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Measuring the Impact of Consumer Directed Health Plans
Consumer directed health plans (also known has high-deductible health plans- HDHP) have grown in popularity in recent years, raising questions about whether they will lead to savings or added health care costs down the road. Today, 80 percent of plans purchased through ACA Exchanges are HDHDPs and one in three plans offered by employers are HDHPs. Neeraj Sood, director of research at the Schaeffer Center, has lead a series of investigations into the cost trends associated with these plans.
Sood and his colleagues found HDHPS resulted in overall reduced health care costs up to three years after large employers introduced the plan option. They found savings were primarily driven by reductions in outpatient care and drug spending and there was little or no effect on emergency room or inpatient spending. But, understanding in more detail where these cost savings are coming from is critical to understanding long-term health care costs and the potential effects of these plans on an individual’s health.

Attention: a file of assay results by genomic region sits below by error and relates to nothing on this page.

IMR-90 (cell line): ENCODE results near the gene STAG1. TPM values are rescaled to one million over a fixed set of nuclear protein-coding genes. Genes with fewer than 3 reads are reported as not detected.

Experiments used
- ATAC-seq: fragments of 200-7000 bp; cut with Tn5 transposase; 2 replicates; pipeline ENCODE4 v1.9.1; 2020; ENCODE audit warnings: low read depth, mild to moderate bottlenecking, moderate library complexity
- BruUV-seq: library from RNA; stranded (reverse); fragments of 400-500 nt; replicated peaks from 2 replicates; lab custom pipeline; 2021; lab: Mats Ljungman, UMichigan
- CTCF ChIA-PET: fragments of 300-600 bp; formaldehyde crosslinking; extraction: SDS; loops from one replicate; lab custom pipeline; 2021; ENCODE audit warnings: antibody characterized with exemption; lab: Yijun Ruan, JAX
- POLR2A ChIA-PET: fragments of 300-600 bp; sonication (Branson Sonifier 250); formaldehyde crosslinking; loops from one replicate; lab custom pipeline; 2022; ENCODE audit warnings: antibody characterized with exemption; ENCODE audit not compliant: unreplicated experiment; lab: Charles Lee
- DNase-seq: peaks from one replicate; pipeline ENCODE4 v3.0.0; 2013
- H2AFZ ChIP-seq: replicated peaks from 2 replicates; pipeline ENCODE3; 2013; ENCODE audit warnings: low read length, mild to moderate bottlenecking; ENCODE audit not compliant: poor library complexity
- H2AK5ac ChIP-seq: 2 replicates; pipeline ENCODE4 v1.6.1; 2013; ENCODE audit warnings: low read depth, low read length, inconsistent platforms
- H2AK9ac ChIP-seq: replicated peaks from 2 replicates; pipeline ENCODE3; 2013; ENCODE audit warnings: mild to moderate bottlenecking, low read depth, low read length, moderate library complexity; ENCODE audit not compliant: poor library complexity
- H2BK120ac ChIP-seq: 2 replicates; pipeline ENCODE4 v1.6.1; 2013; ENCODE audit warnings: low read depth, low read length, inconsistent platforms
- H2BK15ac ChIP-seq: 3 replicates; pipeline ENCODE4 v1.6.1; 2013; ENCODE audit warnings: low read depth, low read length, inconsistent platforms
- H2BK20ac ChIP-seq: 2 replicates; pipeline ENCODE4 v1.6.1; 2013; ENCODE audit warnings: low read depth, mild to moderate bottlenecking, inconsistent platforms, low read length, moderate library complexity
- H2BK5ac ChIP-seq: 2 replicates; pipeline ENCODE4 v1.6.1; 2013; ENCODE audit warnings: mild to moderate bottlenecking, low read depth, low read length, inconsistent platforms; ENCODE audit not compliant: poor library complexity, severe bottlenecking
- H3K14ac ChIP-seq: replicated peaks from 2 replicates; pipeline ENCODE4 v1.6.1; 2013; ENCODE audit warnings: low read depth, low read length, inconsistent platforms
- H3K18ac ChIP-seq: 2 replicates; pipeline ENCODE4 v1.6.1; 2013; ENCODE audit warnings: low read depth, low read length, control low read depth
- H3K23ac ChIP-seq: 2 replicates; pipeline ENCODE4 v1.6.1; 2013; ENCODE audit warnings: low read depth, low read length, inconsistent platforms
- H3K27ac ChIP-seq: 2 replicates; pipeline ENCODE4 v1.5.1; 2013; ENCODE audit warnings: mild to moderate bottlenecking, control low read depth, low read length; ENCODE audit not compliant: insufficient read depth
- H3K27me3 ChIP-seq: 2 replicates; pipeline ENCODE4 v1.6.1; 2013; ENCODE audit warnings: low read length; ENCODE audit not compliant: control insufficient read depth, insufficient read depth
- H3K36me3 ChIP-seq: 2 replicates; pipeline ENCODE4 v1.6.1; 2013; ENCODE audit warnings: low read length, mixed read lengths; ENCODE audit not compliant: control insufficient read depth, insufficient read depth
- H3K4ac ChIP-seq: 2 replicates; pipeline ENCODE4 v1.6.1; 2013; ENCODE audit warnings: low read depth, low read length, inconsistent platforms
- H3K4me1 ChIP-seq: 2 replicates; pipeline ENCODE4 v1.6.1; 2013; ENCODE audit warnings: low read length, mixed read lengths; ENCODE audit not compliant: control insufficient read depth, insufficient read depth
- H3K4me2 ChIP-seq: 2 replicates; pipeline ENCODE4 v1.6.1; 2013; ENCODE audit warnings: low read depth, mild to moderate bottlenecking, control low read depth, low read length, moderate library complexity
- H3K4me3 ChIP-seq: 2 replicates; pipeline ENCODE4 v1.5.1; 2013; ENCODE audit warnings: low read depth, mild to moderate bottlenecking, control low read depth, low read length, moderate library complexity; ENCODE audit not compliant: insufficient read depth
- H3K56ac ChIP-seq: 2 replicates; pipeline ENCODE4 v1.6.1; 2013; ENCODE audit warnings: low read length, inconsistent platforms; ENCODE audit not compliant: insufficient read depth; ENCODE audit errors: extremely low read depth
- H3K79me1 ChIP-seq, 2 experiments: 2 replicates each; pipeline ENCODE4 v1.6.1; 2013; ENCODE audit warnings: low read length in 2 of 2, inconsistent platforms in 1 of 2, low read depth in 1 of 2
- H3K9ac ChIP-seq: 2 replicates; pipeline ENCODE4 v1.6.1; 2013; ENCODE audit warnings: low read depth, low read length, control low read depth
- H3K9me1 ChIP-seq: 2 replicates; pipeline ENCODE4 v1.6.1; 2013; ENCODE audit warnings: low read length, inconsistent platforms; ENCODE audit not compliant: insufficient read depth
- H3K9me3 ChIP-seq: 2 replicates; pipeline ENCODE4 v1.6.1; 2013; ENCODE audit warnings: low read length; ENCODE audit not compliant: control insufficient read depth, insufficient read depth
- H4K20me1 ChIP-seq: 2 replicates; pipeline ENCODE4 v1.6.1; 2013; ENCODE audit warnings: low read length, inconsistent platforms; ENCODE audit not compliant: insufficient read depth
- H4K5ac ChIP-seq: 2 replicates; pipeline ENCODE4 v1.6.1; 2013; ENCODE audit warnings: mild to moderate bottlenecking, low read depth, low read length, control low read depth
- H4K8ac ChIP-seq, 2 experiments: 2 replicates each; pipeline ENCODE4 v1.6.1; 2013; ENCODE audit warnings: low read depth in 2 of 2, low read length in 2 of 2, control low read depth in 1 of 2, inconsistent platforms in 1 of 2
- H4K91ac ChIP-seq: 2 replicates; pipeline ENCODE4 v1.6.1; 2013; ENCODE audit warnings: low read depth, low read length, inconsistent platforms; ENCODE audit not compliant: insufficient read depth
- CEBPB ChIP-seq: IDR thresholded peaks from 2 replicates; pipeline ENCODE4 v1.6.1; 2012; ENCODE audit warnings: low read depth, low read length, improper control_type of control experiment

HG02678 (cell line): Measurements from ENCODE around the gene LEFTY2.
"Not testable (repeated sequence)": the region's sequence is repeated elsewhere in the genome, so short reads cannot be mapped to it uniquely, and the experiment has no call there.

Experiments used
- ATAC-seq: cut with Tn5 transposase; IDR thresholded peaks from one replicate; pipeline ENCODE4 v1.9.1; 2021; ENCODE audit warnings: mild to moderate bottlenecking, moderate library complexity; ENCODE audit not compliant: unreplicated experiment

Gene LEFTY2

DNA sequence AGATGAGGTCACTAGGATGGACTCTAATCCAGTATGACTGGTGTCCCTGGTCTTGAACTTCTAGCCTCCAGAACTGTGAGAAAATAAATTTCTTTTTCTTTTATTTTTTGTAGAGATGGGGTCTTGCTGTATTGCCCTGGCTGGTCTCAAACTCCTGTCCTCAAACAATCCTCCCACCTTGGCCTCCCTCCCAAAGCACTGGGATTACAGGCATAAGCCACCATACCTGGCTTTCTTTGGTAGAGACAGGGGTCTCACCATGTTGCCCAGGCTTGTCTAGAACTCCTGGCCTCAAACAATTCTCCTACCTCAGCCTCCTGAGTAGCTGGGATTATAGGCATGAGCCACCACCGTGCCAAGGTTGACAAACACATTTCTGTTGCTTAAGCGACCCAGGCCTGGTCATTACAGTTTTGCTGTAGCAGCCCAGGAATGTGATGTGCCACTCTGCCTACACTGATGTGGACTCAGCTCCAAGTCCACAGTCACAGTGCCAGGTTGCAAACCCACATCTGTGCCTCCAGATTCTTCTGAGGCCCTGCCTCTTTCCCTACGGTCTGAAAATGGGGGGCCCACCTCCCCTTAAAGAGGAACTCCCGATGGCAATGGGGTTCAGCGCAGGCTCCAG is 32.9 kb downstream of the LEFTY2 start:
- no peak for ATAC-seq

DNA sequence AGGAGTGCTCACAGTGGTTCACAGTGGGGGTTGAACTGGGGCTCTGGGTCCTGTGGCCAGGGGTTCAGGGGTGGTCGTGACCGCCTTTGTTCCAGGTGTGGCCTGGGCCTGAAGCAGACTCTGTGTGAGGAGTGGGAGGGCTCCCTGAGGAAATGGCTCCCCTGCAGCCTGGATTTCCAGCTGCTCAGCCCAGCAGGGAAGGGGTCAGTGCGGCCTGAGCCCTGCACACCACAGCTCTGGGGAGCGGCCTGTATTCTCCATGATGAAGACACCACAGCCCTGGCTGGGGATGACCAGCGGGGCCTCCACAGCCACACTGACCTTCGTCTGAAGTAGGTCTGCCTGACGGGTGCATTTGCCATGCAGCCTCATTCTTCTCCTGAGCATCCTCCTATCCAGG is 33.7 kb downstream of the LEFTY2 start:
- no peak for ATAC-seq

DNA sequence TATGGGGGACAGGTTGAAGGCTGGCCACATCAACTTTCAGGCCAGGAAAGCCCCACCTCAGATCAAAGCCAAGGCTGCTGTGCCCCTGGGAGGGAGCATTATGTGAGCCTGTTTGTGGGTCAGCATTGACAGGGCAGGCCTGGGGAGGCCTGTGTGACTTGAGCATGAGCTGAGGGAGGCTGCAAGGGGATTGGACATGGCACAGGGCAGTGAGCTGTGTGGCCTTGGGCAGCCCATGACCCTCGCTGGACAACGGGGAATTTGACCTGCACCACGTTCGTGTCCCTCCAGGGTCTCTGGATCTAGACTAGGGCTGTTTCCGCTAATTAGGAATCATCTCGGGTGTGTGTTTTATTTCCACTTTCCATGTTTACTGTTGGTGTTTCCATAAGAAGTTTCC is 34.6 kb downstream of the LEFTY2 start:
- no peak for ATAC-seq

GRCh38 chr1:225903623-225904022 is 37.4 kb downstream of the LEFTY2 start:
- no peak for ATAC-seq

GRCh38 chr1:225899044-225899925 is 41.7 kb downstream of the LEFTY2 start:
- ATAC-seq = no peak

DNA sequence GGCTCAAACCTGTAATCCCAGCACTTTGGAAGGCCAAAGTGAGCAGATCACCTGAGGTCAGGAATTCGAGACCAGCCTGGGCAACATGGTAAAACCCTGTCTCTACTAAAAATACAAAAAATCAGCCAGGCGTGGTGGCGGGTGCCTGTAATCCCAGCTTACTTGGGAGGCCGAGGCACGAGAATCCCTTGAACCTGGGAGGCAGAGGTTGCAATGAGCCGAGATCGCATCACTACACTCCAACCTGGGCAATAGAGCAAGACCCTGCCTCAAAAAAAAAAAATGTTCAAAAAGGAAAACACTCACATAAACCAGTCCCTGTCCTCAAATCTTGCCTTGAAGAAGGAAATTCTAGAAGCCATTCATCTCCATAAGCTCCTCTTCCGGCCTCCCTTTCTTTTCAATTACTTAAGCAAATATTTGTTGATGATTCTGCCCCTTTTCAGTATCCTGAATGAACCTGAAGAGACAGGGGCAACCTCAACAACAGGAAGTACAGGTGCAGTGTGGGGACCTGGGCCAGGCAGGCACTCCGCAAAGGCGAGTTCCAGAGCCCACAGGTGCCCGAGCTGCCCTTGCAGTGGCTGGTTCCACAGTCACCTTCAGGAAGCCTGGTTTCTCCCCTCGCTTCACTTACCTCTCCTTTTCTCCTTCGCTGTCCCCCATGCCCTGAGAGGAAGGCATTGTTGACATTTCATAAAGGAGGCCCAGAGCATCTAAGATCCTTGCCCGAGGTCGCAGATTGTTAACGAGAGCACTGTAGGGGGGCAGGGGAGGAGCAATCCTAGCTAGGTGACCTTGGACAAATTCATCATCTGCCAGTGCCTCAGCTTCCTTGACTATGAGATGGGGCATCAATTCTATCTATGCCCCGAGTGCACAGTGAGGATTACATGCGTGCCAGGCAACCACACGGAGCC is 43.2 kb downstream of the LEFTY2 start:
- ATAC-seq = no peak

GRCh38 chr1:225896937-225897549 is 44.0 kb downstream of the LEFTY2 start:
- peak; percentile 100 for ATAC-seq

In a second paper, the researchers assessed how consumers respond to enrollment in a HDHP through analyzing their pharmaceutical spending and use patterns. They found evidence of a reduction in overall drug utilization by new enrollees, sparking concern about the impact on chronic disease management.
Finally, using a survey, Sood and his team found that while most HDHP and non-HDHP enrollees say out-of-pocket costs matter, in actuality few shop for care.
Moving forward, Schaeffer Center researchers are continuing to analyze the impact of HDHP enrollment on health care cost trends and health outcomes.